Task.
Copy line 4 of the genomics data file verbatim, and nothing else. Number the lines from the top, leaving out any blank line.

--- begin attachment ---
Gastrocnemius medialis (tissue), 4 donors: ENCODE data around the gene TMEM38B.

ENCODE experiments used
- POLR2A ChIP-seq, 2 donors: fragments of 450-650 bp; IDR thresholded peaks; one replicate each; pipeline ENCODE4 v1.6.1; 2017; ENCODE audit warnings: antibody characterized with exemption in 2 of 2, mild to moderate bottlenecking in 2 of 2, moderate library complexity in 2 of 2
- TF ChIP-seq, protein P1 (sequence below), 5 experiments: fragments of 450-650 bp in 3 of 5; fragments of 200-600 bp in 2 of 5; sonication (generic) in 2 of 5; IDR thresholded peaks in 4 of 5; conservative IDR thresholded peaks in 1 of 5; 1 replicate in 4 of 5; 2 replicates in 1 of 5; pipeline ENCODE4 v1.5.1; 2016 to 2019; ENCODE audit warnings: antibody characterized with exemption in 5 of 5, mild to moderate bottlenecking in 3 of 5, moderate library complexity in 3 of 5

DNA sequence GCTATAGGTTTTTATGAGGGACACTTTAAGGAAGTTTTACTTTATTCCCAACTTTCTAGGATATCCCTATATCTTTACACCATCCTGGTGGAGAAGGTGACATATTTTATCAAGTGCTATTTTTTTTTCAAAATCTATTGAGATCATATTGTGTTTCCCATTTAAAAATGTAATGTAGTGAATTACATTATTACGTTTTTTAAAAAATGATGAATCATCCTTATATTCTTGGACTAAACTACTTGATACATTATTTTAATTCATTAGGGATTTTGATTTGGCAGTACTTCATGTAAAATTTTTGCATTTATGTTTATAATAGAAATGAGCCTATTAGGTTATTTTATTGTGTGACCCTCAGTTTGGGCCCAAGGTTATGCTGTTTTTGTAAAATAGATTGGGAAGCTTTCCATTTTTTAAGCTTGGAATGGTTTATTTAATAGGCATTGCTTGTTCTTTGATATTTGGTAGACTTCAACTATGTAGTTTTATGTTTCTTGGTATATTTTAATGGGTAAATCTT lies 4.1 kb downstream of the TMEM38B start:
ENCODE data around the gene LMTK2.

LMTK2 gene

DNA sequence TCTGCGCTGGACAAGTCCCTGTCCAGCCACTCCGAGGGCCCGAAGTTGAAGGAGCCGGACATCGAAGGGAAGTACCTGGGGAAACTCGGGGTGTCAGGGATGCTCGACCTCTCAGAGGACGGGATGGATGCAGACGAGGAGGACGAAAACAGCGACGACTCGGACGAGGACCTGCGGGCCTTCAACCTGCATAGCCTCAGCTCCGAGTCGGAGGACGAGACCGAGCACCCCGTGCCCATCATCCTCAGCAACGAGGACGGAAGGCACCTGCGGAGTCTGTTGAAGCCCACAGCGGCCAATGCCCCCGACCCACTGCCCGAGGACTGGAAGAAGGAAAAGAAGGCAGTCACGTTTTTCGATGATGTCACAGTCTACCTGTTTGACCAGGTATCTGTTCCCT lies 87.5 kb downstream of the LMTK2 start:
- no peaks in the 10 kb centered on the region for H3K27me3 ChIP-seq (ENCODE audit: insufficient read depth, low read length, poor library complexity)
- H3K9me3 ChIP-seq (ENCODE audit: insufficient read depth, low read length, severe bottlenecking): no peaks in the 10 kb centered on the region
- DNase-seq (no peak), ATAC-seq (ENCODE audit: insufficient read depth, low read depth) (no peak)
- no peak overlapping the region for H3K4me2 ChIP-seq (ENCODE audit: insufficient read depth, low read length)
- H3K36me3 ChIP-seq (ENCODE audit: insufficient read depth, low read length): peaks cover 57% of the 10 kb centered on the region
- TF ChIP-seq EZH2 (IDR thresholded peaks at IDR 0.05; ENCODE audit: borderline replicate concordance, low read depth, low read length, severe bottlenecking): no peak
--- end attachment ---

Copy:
- TF ChIP-seq, protein P1 (sequence below), 5 experiments: fragments of 450-650 bp in 3 of 5; fragments of 200-600 bp in 2 of 5; sonication (generic) in 2 of 5; IDR thresholded peaks in 4 of 5; conservative IDR thresholded peaks in 1 of 5; 1 replicate in 4 of 5; 2 replicates in 1 of 5; pipeline ENCODE4 v1.5.1; 2016 to 2019; ENCODE audit warnings: antibody characterized with exemption in 5 of 5, mild to moderate bottlenecking in 3 of 5, moderate library complexity in 3 of 5